Queen’s funeral was a day of emotion and sadness, but also a celebration of the monarch’s life.
After more than 70 years on the throne, Queen Elizabeth II, Britain’s longest-reigning monarch, was buried on September 19. The entire nation came together to salute their beloved Queen as Great Britain falls silent to say “Last Farewell” to Queen Elizabeth II. Her death marked the end of the second Elizabethan era and the beginning of a period of public mourning for the UK.
At 6.30 am, doors were closed to the public for the Queen’s lying-in-state in Westminster Hall and Westminster Abbey was opened for the congregation to take their seats for the state funeral service. Meanwhile, the Bearer party, drawn from Queen’s Company, 1st Battalion, Grenadier Guards, lifted the coffin from the catafalque. It carried it in procession from Westminster Hall to the Royal Navy’s state gun carriage, which was positioned outside the building’s north door. Gun carriage, drawn by 142 Royal Navy service personnel. The King, members of the Royal family, his household and the household of the Prince of Wales followed the coffin. The bearer party lifted the coffin from the state gun carriage and carried it inside the church for a state funeral. Two thousand guests attended the service, followed by a national two-minute silence.
The Very Rev David Hoyle, dean of Westminster Abbey, opened the service with the powerful words: “In grief and also in profound thanksgiving we come to this House of God, to a place of prayer, to a church where remembrance and hope are sacred duties.” “Here, where Queen Elizabeth was married and crowned, we gather from across the nation, from the Commonwealth, and the nations of the world, to mourn our loss, to remember her long life of selfless service, and in sure confidence to commit her to the mercy of God our maker and redeemer.” In my view, readings from the Bible truly captured the hallmarks of a traditional Anglican funeral, including the hymn The Lord Is My Shepherd – said to be a favourite of the Queen’s – from Psalm 23.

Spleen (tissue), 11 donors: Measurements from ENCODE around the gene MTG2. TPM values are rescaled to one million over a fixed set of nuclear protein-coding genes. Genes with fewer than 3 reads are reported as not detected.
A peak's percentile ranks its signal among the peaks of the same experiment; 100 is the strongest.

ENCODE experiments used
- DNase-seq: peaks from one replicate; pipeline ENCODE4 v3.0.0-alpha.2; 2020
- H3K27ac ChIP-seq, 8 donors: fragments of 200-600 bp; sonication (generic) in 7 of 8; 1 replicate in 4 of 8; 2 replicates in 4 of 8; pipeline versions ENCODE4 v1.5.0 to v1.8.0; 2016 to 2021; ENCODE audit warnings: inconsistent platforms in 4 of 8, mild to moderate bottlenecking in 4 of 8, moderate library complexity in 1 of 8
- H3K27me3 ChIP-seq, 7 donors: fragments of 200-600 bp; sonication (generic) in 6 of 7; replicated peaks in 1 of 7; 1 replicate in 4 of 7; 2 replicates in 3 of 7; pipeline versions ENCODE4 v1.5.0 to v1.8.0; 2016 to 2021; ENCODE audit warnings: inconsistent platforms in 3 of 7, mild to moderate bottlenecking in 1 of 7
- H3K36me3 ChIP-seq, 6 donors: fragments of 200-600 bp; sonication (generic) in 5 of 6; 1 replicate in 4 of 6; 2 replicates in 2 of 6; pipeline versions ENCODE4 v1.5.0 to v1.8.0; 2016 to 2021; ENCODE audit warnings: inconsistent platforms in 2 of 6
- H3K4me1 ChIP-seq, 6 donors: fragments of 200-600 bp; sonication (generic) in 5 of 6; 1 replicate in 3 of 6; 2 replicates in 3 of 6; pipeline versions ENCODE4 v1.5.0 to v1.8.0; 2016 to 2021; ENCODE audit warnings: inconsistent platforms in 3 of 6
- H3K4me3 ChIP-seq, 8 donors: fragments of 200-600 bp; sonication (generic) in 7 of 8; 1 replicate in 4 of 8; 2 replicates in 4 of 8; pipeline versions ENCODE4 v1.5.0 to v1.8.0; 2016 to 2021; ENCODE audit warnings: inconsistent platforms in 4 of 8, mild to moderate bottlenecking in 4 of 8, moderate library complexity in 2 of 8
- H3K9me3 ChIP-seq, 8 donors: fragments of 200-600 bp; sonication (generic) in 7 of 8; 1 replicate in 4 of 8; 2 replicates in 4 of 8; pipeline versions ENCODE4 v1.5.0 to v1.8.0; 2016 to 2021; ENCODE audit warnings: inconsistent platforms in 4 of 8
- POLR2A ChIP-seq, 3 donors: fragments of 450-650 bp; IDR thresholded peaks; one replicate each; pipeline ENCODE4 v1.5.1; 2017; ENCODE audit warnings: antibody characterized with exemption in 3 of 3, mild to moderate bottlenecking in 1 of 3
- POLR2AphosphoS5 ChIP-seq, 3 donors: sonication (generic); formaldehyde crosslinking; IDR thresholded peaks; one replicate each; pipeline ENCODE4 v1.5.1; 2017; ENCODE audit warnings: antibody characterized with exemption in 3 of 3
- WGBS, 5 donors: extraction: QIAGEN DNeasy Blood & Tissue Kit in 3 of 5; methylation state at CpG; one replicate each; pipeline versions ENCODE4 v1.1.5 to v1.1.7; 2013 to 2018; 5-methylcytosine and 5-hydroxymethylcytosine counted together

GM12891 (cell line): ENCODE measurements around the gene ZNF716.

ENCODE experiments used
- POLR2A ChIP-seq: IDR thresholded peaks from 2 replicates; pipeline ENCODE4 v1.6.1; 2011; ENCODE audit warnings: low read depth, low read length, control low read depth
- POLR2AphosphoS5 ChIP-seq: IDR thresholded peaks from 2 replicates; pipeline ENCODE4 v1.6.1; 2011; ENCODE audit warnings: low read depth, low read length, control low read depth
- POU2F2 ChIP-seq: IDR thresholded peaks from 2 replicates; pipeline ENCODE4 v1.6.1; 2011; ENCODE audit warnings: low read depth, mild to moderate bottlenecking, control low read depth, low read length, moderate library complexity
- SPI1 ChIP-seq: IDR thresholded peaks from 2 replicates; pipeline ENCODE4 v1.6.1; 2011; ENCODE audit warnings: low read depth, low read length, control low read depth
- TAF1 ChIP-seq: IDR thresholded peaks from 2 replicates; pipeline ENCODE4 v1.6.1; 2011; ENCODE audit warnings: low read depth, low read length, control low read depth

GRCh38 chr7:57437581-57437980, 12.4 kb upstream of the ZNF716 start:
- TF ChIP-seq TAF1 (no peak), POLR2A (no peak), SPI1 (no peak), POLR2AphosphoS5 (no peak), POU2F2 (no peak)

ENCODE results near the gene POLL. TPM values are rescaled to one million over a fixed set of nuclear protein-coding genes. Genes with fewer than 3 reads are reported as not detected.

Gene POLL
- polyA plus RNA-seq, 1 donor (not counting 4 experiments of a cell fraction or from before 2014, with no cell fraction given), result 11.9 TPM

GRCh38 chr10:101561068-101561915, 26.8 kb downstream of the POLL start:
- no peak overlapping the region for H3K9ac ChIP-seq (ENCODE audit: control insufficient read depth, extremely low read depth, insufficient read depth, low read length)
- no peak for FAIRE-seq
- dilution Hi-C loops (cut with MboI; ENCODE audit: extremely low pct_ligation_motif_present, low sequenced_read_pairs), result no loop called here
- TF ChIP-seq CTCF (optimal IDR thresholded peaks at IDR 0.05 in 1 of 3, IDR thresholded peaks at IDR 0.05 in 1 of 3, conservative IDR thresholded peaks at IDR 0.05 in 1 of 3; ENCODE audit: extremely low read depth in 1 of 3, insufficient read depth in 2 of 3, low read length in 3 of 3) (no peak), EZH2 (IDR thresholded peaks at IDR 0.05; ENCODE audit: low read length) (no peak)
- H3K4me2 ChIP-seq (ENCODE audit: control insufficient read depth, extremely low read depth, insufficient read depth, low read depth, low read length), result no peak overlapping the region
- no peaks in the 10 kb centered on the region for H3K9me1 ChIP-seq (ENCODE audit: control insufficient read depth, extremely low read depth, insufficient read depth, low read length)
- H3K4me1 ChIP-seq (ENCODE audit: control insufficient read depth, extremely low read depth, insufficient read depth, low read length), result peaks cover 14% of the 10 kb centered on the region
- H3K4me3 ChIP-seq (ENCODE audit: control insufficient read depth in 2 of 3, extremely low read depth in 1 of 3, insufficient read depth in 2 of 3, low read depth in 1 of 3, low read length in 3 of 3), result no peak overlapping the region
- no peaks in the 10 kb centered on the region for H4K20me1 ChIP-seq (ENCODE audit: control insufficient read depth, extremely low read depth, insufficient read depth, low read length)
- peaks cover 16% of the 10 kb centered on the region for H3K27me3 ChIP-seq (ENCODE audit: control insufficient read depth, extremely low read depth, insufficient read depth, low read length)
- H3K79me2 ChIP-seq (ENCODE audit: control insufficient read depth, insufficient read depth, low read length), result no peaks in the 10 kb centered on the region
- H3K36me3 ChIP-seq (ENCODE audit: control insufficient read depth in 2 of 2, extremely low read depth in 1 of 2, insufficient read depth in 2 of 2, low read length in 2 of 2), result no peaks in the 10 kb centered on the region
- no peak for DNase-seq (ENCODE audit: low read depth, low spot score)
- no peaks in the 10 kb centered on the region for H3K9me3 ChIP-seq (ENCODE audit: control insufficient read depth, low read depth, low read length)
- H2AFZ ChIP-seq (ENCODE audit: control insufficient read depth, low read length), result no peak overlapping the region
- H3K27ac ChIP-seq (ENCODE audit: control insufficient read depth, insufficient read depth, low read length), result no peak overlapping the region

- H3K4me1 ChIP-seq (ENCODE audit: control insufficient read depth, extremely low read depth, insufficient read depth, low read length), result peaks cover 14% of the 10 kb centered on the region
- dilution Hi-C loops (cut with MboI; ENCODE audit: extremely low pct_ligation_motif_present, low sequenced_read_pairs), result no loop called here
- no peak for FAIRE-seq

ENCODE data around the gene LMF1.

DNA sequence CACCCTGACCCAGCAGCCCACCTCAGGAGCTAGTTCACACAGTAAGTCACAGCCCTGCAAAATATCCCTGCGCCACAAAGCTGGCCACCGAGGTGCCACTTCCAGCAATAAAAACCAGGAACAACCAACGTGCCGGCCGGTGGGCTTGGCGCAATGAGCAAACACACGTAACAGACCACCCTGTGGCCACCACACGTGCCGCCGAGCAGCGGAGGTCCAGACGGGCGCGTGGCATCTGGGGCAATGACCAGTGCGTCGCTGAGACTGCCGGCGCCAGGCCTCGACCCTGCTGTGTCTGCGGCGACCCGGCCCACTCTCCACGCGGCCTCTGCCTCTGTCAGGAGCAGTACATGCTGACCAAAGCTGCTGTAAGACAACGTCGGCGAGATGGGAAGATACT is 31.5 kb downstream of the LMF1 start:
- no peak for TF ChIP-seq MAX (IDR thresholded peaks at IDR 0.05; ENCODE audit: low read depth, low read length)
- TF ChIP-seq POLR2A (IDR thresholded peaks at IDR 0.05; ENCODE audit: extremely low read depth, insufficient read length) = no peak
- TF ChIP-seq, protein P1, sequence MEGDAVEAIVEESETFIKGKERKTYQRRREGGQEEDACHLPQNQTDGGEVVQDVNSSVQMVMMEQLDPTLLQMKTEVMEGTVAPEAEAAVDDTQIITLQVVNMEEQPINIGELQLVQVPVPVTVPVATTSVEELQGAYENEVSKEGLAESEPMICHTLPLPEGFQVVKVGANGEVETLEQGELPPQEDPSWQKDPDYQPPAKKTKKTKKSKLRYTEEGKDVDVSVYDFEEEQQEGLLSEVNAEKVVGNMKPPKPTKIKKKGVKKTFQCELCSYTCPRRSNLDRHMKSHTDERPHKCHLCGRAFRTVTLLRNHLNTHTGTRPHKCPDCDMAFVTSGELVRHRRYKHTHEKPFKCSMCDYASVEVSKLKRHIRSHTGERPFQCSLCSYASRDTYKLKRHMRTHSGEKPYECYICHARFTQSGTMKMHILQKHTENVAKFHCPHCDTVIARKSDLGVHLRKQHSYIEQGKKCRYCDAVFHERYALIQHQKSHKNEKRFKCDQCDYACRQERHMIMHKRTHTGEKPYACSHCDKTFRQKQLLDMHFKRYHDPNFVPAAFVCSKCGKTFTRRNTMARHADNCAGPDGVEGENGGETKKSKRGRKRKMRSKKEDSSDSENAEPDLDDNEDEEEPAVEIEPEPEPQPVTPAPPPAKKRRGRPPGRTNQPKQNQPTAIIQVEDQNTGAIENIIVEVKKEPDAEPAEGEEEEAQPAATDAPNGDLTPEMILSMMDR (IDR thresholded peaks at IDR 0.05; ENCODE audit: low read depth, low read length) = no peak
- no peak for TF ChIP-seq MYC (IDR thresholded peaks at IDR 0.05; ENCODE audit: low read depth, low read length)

1) I am the resurrection and the life, saith the Lord: he that believeth in me, though he were dead, yet shall he live and whosoever liveth and believeth in me shall never die. John 11: 25-26
2) I know that my Redeemer liveth, and that he shall stand at the latter day upon the earth: and though after my skin worms destroy this body, yet in my flesh shall I see God; whom I shall see for myself, and my eyes shall behold, and not another. Job 19: 25-27 British Prime Minister, Liz Truss read Jesus’s words from John, “Let not your heart be troubled: you believe in God, believe also in me. In my father’s house are many mansions: if it were not so, I would have told you. I go to prepare a place for you.”
Nevertheless, I heard the wonderful English and richness of human emotions at their best at the funeral. I heard angelic voices of the choir of the abbey plus the Chapel’s Royal voices that are singing to the glory of God. To my mind, every moment of the funeral encapsulated Queen’s strong Christian faith, which has been evident throughout her life in her words and actions. Queen’s funeral was a day of emotion and sadness, but also a celebration of the monarch’s life. Thousands of people lined the streets in London and Windsor to pay their respects as she made her final journey. Millions more watched at home in the UK and around the world as the funeral was televised as the most watched broadcast in history. Across the country, big screens were put up, including in London’s Hyde Park, Edinburgh’s Holyrood, Sheffield’s Cathedral Square, Birmingham’s Centenary Square, and Coleraine Town Hall in Northern Ireland. Cinemas across the UK also opened their screens to show the funeral – bringing together nation together to commemorate.